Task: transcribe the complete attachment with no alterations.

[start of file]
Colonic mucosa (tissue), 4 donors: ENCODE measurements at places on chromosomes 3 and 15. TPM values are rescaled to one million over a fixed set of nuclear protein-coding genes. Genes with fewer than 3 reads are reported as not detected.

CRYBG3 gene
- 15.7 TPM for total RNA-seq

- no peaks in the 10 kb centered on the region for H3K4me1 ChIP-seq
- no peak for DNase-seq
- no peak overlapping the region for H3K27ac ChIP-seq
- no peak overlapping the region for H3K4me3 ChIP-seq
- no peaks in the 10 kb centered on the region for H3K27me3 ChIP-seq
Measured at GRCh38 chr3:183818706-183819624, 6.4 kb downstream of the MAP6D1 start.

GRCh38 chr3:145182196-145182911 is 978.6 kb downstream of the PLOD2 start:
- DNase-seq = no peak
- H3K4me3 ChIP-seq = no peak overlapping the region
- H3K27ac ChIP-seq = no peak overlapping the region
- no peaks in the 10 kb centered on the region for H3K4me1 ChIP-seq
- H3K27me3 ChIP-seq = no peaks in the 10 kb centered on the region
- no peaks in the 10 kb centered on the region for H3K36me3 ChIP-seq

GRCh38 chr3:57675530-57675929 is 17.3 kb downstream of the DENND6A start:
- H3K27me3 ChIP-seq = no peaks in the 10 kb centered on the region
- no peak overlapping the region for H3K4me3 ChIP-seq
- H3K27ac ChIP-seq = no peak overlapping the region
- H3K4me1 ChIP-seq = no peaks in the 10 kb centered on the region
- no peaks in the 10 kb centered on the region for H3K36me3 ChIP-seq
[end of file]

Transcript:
Colonic mucosa (tissue), 4 donors: ENCODE measurements at places on chromosomes 3 and 15. TPM values are rescaled to one million over a fixed set of nuclear protein-coding genes. Genes with fewer than 3 reads are reported as not detected.

CRYBG3 gene
- 15.7 TPM for total RNA-seq

- no peaks in the 10 kb centered on the region for H3K4me1 ChIP-seq
- no peak for DNase-seq
- no peak overlapping the region for H3K27ac ChIP-seq
- no peak overlapping the region for H3K4me3 ChIP-seq
- no peaks in the 10 kb centered on the region for H3K27me3 ChIP-seq
Measured at GRCh38 chr3:183818706-183819624, 6.4 kb downstream of the MAP6D1 start.

GRCh38 chr3:145182196-145182911 is 978.6 kb downstream of the PLOD2 start:
- DNase-seq = no peak
- H3K4me3 ChIP-seq = no peak overlapping the region
- H3K27ac ChIP-seq = no peak overlapping the region
- no peaks in the 10 kb centered on the region for H3K4me1 ChIP-seq
- H3K27me3 ChIP-seq = no peaks in the 10 kb centered on the region
- no peaks in the 10 kb centered on the region for H3K36me3 ChIP-seq

GRCh38 chr3:57675530-57675929 is 17.3 kb downstream of the DENND6A start:
- H3K27me3 ChIP-seq = no peaks in the 10 kb centered on the region
- no peak overlapping the region for H3K4me3 ChIP-seq
- H3K27ac ChIP-seq = no peak overlapping the region
- H3K4me1 ChIP-seq = no peaks in the 10 kb centered on the region
- no peaks in the 10 kb centered on the region for H3K36me3 ChIP-seq